While I am a believer in intuitive eating, I work pretty closely with my clients to ensure they are eating enough while healing the digestion issues. I love the idea of listening to your hunger and fullness cues, but the truth is digestion issues can REALLY throw this off (speaking from personal experience and from working with clients). Undereating is only going to perpetuate the issue as you can encourage adrenal fatigue (medical term for this is HPA axis dysfunction). If you want to learn more about this, I highly encourage joining our free Facebook group– we have been talking all about adrenal fatigue this week! Its hard to eat enough when your stomach is constantly bloated or in pain. I also work with my clients in using our unique approach of instinctual eating. This includes meal spacing, eat a diet higher in fat, moderate carbohydrate (and individualized to the person) and protein, using healing foods like bone broth and turmeric as well as antimicrobial foods like MCT oil, soaking/sprouting foods, etc. I’ll have more to share on our unique approach…soon 🙂
If you have any autoimmune conditions present, there is intestinal permeability present (aka leaky gut)- so I do recommend avoiding gluten containing foods. Personally, I have psoraris so I avoid gluten to treat this and to prevent the onset of further autoimmune conditions from occurring. For those with inflammatory bowel disease, I do work with clients on a more specific diet approach- typically a paleo diet and/or following an autoimmune protocol version of the paleo diet. While I prefer being as liberal as possible with food, for some conditions a more tailored, specific approach- even if only for a short period of time- is good choice to reduce inflammation and heal the leaky gut.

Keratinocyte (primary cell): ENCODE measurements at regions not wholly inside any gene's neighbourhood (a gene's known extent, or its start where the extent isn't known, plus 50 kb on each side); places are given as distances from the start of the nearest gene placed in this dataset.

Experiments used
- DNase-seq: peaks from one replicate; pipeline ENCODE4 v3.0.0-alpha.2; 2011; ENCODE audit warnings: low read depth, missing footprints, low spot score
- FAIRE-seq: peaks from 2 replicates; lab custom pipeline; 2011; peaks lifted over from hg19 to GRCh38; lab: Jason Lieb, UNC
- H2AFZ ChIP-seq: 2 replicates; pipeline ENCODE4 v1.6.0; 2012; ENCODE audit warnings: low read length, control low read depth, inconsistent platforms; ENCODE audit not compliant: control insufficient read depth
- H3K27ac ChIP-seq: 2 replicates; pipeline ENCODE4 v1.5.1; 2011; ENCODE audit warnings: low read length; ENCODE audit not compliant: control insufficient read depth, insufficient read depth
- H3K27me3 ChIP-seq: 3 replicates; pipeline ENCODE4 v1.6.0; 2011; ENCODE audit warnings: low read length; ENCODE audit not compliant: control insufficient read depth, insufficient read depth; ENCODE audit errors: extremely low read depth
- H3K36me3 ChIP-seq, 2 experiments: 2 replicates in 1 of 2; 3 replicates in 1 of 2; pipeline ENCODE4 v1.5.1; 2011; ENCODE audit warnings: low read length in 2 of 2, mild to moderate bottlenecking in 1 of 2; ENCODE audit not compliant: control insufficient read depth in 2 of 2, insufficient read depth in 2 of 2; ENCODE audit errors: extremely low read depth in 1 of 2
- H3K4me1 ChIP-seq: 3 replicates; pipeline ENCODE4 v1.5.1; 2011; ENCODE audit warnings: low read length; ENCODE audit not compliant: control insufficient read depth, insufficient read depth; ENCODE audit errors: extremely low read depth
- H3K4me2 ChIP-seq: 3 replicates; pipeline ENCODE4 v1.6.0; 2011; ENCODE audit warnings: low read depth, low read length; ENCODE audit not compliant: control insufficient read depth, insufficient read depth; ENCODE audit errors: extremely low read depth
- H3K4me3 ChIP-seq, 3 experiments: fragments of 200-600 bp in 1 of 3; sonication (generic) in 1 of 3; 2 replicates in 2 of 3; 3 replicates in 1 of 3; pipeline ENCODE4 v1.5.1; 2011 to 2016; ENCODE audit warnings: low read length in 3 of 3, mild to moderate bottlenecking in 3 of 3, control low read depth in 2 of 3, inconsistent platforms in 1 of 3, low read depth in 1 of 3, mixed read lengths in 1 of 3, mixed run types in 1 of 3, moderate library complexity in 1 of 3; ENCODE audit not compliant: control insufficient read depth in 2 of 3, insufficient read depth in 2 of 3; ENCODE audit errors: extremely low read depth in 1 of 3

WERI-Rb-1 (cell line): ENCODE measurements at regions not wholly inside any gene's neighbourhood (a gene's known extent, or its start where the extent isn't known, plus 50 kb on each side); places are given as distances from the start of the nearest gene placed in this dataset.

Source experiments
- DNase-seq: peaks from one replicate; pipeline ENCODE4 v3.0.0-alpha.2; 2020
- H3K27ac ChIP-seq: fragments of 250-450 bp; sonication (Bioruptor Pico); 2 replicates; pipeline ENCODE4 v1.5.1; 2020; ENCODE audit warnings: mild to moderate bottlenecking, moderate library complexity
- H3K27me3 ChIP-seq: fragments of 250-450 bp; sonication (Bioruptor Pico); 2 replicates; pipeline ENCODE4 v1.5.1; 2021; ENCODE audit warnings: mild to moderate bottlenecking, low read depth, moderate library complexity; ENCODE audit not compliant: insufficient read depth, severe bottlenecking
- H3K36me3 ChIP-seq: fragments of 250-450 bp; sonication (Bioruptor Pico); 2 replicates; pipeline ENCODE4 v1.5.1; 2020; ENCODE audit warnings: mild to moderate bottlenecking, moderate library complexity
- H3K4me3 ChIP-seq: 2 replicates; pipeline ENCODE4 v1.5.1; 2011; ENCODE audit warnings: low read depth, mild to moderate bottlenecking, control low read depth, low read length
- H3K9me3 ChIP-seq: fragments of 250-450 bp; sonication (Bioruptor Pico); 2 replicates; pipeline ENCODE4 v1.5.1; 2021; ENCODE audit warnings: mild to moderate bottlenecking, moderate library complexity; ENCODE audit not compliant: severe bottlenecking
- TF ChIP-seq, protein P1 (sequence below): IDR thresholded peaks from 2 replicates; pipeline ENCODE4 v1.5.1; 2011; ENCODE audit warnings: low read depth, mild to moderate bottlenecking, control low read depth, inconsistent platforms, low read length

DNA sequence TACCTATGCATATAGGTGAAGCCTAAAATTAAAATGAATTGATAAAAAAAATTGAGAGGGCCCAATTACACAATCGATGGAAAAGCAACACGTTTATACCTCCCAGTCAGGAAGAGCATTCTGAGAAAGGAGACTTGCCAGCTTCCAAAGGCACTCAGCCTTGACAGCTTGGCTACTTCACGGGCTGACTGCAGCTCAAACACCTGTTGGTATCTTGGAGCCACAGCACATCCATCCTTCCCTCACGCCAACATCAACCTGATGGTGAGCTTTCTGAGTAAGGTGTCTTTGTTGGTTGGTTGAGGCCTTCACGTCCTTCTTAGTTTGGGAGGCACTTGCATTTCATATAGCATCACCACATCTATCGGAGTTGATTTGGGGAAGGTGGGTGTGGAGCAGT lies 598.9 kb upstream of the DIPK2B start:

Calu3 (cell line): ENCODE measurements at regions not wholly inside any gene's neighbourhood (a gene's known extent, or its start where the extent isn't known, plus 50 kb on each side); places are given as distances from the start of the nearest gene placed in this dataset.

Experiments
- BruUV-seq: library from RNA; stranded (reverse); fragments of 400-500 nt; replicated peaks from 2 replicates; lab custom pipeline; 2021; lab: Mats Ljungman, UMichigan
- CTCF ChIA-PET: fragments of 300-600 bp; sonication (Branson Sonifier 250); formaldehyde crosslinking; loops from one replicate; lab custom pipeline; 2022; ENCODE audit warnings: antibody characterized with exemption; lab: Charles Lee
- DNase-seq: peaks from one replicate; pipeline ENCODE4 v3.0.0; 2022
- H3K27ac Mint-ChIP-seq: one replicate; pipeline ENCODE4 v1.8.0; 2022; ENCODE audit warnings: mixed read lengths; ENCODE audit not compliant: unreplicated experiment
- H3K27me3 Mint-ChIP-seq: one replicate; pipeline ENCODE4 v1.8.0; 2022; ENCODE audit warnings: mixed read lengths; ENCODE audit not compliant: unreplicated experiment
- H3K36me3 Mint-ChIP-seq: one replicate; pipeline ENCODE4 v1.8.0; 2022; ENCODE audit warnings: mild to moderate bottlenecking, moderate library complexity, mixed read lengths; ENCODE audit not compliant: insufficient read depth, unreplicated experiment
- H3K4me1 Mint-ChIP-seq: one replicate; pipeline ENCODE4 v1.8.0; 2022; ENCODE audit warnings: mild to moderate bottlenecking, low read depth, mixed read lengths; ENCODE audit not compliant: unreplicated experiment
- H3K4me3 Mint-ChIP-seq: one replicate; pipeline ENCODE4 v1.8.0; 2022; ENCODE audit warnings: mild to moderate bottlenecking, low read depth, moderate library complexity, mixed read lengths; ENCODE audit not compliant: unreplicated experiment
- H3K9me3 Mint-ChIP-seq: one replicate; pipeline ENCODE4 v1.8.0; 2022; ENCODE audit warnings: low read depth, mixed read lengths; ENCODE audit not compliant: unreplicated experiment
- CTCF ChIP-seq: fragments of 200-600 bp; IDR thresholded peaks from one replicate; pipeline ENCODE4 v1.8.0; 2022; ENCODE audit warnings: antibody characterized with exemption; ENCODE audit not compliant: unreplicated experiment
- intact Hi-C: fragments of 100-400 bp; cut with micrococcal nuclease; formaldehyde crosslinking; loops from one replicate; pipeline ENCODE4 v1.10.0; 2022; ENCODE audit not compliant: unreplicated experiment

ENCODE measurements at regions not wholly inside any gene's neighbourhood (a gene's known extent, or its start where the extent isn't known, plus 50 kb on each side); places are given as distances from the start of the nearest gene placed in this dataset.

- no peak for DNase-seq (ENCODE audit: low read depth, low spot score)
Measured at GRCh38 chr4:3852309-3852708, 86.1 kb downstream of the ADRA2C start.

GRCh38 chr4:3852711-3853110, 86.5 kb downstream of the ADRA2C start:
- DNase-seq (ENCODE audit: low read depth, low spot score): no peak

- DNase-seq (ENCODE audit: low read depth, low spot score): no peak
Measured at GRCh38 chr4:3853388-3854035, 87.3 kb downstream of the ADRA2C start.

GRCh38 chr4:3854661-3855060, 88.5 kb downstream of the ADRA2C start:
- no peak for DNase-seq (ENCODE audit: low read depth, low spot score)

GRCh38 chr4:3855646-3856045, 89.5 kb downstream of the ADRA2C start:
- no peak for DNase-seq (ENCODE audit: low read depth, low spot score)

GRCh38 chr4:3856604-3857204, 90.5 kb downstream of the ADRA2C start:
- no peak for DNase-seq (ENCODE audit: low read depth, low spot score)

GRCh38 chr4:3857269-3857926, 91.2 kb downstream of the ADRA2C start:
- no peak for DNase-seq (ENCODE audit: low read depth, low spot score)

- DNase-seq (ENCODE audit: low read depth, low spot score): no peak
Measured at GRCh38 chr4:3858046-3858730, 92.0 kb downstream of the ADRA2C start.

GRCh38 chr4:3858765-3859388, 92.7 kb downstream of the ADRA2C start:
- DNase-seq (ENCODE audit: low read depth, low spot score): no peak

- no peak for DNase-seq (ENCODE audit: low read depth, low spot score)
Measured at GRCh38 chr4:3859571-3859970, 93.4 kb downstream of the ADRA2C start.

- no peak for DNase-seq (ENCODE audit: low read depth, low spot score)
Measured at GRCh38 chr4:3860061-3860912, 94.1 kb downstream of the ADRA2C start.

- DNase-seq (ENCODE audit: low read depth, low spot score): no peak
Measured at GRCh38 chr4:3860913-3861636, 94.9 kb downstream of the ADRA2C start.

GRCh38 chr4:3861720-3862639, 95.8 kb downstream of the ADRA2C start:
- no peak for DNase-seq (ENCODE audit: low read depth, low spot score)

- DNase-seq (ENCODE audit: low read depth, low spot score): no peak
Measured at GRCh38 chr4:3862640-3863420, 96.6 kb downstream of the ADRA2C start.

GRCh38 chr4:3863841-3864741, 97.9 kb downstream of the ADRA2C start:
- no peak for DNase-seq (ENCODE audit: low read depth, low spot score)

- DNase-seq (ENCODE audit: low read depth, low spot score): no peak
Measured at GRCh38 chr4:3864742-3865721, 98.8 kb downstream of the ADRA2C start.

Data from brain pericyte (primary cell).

During the initial stages of healing, I do not recommend using probiotic supplements (unless a very specific strand is used) or eating fermented foods, especially for SIBO. I add these in at the last stages of healing to encourage a healthy gut flora for the long term. Read more about that here.
Don’t feel stuck dealing with digestive issues. I cannot tell you how many times over the past ten years I just said “Oh I have IBS” to explain why I had to run urgently to the bathroom, why I couldn’t eat sooo many foods, why I always felt like crap. I never gave up, and I am so incredibly thankful I didn’t. I have finally healed my own digestion issues, and now I am helping others to do the same.
Tell me, do you have digestion issues present? If so, have you identified the root cause and treated it?